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IV. PREPARATIONS FOR THE BUILDING OF THE TEMPLE
1. The Preparations and Charge to Solomon
1. The material (1 Chronicles 22:1-5 )
2. The charge to Solomon (1 Chronicles 22:6-16 )
3. The charge to the princes (1 Chronicles 22:17-19 )
God had accepted the sacrifice. The judgment had passed. Prayer had been answered and David, therefore, could truthfully say “this is the house of the LORD God, and this is the altar of the burnt-offering for Israel.” The place had therefore been pointed out on which the temple was to be reared. And from now on up to the twenty-eighth verse of chapter 26 all concerns the house which is to be built. The temple is from now on prominently in the foreground and that which the book of Kings does not mention, David’s great interest in making preparations for it, is recorded in these chapters. And so we see David with great energy making vast preparations. It shows again how grace had worked in his heart. All else seems to have been forgotten by him. Only one desire controls the king, to make provision of everything necessary for the construction of the Temple. And the house, according to David’s conception “must be exceeding magnificent, of fame and of glory throughout all countries.” His heart burned with zeal to glorify Jehovah, whose mercy and grace he knew so well and who had kept and prospered him in all his ways. “I will therefore now make preparation for it,” David said. Then he prepared abundantly before his death. David, making preparation for the temple his son was to put up, is not without a very striking typical meaning. Both David and Solomon are types of our Lord Jesus Christ. David typifies Him in His humiliation and suffering, Solomon in His exaltation and glory. What Christ has done in His grace results in the coming glory. This is foreshadowed in the preparations David made for the house and the glorious reign of his son. If this is kept in mind these historical statements will take on a blessed meaning.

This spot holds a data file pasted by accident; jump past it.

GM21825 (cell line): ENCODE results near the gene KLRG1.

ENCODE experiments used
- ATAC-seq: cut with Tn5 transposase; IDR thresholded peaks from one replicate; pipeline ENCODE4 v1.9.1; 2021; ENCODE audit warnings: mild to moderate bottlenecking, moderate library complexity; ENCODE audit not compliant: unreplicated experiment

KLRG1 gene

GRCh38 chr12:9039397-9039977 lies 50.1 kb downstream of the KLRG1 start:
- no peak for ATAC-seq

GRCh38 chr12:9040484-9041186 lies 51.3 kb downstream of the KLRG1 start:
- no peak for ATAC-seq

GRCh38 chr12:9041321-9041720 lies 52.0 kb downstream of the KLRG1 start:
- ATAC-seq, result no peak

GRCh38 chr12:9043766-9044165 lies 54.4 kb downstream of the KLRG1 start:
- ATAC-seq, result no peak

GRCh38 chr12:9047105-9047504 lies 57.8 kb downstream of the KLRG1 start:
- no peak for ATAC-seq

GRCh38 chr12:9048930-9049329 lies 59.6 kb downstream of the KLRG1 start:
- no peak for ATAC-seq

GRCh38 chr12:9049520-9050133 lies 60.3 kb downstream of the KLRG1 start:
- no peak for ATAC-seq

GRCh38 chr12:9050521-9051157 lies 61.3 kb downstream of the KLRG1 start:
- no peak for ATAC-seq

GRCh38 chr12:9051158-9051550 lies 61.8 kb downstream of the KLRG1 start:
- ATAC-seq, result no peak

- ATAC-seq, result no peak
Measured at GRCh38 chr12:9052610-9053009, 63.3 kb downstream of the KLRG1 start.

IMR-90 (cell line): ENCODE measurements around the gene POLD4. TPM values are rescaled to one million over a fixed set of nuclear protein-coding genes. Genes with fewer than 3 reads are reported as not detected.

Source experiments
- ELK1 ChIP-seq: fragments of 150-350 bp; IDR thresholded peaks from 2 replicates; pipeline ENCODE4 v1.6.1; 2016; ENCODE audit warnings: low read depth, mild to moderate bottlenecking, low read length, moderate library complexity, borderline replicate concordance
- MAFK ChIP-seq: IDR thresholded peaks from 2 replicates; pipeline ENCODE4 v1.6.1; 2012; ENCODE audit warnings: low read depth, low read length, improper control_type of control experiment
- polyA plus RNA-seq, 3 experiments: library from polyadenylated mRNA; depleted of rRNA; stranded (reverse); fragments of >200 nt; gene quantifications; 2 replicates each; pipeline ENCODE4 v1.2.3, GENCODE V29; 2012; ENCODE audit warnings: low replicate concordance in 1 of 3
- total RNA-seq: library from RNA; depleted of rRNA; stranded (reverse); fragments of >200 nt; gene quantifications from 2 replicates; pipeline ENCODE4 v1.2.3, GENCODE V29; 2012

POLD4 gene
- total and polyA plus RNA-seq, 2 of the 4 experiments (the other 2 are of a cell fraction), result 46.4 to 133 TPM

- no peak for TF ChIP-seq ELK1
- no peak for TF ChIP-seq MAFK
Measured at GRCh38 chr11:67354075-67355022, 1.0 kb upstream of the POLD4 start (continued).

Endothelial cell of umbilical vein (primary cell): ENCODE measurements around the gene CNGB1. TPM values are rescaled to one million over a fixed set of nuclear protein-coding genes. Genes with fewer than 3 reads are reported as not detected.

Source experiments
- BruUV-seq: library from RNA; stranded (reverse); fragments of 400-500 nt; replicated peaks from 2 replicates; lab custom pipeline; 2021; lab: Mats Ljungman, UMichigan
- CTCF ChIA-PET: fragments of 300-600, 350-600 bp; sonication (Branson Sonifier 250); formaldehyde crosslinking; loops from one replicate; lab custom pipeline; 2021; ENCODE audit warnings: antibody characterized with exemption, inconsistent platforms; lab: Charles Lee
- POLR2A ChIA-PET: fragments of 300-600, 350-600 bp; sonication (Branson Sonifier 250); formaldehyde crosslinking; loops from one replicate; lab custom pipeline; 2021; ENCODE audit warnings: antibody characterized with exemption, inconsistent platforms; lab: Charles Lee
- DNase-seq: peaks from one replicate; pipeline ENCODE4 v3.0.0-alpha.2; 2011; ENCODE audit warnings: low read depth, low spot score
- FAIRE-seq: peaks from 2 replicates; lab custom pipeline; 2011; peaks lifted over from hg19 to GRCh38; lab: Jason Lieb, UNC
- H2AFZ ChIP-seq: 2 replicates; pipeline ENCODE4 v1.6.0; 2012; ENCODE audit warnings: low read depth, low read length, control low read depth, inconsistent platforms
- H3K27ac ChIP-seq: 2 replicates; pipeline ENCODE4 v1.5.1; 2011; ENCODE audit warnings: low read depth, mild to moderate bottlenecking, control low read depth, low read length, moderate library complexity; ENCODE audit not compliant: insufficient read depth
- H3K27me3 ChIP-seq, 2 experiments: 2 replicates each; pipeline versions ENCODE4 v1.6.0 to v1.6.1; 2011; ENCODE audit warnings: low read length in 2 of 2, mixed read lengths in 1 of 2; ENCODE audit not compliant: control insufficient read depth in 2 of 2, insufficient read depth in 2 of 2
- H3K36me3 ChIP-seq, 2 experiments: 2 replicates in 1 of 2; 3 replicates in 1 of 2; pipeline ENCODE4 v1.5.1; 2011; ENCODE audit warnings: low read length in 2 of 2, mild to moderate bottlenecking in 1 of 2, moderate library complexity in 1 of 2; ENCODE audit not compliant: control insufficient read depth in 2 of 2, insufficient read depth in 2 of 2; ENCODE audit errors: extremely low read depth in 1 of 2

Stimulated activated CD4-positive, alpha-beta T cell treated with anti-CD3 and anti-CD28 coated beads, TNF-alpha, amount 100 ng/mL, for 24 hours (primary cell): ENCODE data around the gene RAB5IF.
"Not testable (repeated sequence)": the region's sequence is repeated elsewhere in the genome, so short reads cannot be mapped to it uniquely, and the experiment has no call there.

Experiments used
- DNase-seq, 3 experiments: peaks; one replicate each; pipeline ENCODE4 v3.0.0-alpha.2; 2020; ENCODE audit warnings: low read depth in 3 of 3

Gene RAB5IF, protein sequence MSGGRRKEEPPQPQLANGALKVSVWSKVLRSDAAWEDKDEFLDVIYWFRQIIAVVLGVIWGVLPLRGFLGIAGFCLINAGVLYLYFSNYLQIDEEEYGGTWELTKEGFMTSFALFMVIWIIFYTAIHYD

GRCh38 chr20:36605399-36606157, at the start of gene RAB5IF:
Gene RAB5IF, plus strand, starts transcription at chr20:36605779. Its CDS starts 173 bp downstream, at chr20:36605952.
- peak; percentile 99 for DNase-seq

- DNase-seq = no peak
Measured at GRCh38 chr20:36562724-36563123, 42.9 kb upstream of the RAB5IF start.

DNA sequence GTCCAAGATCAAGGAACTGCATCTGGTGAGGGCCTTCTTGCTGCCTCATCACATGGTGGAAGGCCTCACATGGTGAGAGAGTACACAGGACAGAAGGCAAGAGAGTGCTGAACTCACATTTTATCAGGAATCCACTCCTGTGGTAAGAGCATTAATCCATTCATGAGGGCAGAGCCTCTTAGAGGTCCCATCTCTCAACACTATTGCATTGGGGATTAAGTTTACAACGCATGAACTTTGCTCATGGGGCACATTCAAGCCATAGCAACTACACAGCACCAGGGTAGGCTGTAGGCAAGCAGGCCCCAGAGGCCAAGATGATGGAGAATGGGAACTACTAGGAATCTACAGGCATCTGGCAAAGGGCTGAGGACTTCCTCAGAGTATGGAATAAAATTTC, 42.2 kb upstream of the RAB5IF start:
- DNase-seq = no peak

He gathered the strangers (the descendants of the Canaanites) and he set them at work. Stones, iron and timber all were prepared before hand on a large scale. Then he called for Solomon, young and tender in years, and addressed him. First he restated the reason why he had been barred from building the house. Then he recited the promise made to him that his son should have rest and build a house for His name. “For his name shall be Solomon, and I will give peace and quietness unto Israel in his days. He shall build a house for my name.” David believed all the Lord had spoken through Nathan, and, believing the promise, he had made all preparations and was telling his son about it.
Then he exhorted him to build the house, to keep the law of the Lord and to take heed. “Be strong, and of good courage and dread not nor be dismayed.” Once more he speaks of all he had done in preparation of the house of the Lord. Even in the days of trouble and adversity he had prepared for the house and remembered the claims of Jehovah. Immense amounts of gold and silver, the spoils of wars, had been stored up by him. Many millions of dollars in gold and silver were in his possession and devoted for the one object. And Solomon was to add unto it. Then he told him to arise and to be doing. In the same way he commanded the princes of Israel to help his son Solomon.
May this teach us who know the riches of the grace of God in Christ Jesus our Lord, to be as devoted to Him, as zealous to glorify Him, as David was in making these preparations for the building of the temple.
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Text Courtesy of BibleSupport.com. Used by Permission.
Gaebelein, Arno Clemens. "Commentary on 1 Chronicles 22". "Gaebelein's Annotated Bible". https://www.studylight.org/
the Third Week after Epiphany